Researchers have married two biological imaging technologies, creating a new way to learn how good cells go bad.
"Let's say you have a large population of cells," said Corey Neu, an assistant professor in Purdue University's Weldon School of Biomedical Engineering. "Just one of them might metastasize or proliferate, forming a cancerous tumor. We need to understand what it is that gives rise to that one bad cell."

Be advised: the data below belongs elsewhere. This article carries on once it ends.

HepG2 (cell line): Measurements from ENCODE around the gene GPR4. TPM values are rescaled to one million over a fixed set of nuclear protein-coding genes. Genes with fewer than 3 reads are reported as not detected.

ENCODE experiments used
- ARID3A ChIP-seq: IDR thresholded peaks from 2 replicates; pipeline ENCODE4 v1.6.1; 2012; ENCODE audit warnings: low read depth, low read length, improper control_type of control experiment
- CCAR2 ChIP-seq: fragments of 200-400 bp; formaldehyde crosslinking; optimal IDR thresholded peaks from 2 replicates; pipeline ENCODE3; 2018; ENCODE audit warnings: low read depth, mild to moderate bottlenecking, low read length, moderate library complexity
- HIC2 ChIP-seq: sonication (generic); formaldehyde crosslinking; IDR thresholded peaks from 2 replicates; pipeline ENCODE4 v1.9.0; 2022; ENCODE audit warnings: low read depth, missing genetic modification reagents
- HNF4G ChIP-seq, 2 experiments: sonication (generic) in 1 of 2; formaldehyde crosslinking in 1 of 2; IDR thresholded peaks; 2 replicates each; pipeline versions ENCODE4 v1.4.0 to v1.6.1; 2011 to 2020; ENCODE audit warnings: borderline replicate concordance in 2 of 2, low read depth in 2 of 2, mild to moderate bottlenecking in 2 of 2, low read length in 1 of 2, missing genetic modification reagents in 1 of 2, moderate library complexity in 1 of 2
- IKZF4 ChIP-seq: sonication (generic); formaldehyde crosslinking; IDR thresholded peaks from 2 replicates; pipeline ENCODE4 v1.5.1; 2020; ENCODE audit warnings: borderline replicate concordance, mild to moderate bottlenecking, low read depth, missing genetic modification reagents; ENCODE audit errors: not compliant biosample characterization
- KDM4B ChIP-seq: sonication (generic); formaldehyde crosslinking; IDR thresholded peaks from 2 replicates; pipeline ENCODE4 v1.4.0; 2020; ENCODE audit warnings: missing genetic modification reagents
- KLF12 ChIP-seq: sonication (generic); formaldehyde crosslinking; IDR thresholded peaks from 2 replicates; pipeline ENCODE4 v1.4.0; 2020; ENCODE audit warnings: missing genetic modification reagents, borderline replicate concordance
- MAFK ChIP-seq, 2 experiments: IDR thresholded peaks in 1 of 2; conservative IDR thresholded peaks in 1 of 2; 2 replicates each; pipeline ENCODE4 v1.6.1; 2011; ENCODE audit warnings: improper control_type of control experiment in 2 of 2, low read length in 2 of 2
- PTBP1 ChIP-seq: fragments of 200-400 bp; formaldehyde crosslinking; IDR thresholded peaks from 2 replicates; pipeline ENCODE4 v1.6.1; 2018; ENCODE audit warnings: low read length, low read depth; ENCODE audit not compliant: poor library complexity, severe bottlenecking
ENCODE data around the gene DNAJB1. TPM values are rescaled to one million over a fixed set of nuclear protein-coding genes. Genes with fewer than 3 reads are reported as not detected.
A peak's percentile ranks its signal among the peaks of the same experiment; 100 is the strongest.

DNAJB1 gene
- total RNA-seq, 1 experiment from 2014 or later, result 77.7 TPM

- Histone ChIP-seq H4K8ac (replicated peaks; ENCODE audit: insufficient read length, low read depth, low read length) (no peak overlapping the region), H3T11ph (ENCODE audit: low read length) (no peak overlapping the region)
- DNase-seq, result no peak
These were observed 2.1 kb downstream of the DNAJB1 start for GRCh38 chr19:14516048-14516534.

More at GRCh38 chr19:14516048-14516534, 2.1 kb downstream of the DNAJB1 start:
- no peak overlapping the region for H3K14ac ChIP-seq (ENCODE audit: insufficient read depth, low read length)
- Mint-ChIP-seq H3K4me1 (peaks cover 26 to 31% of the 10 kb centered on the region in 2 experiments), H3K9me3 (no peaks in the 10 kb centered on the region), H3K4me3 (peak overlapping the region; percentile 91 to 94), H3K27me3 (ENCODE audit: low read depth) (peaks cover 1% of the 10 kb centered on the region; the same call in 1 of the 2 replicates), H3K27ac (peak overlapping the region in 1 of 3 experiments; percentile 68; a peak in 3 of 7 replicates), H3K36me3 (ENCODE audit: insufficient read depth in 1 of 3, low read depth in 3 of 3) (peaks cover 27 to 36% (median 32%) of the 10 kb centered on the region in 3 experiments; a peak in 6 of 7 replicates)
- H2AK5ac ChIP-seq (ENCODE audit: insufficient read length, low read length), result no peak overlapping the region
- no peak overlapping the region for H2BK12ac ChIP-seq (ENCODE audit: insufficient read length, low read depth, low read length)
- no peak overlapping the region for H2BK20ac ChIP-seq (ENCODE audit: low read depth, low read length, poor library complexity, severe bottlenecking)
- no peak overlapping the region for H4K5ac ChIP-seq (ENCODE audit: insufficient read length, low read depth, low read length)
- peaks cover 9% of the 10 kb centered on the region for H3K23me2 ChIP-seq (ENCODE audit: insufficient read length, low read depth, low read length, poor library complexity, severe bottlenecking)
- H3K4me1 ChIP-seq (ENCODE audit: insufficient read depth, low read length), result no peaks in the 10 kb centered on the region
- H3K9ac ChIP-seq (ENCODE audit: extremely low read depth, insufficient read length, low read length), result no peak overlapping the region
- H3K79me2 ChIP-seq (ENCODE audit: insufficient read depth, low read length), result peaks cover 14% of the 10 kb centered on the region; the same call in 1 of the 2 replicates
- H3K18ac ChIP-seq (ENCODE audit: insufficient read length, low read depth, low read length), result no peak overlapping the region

Such an advance makes it possible to simultaneously study the mechanical and biochemical behavior of cells, which could provide new insights into disease processes, said biomedical engineering postdoctoral fellow Charilaos "Harris" Mousoulis.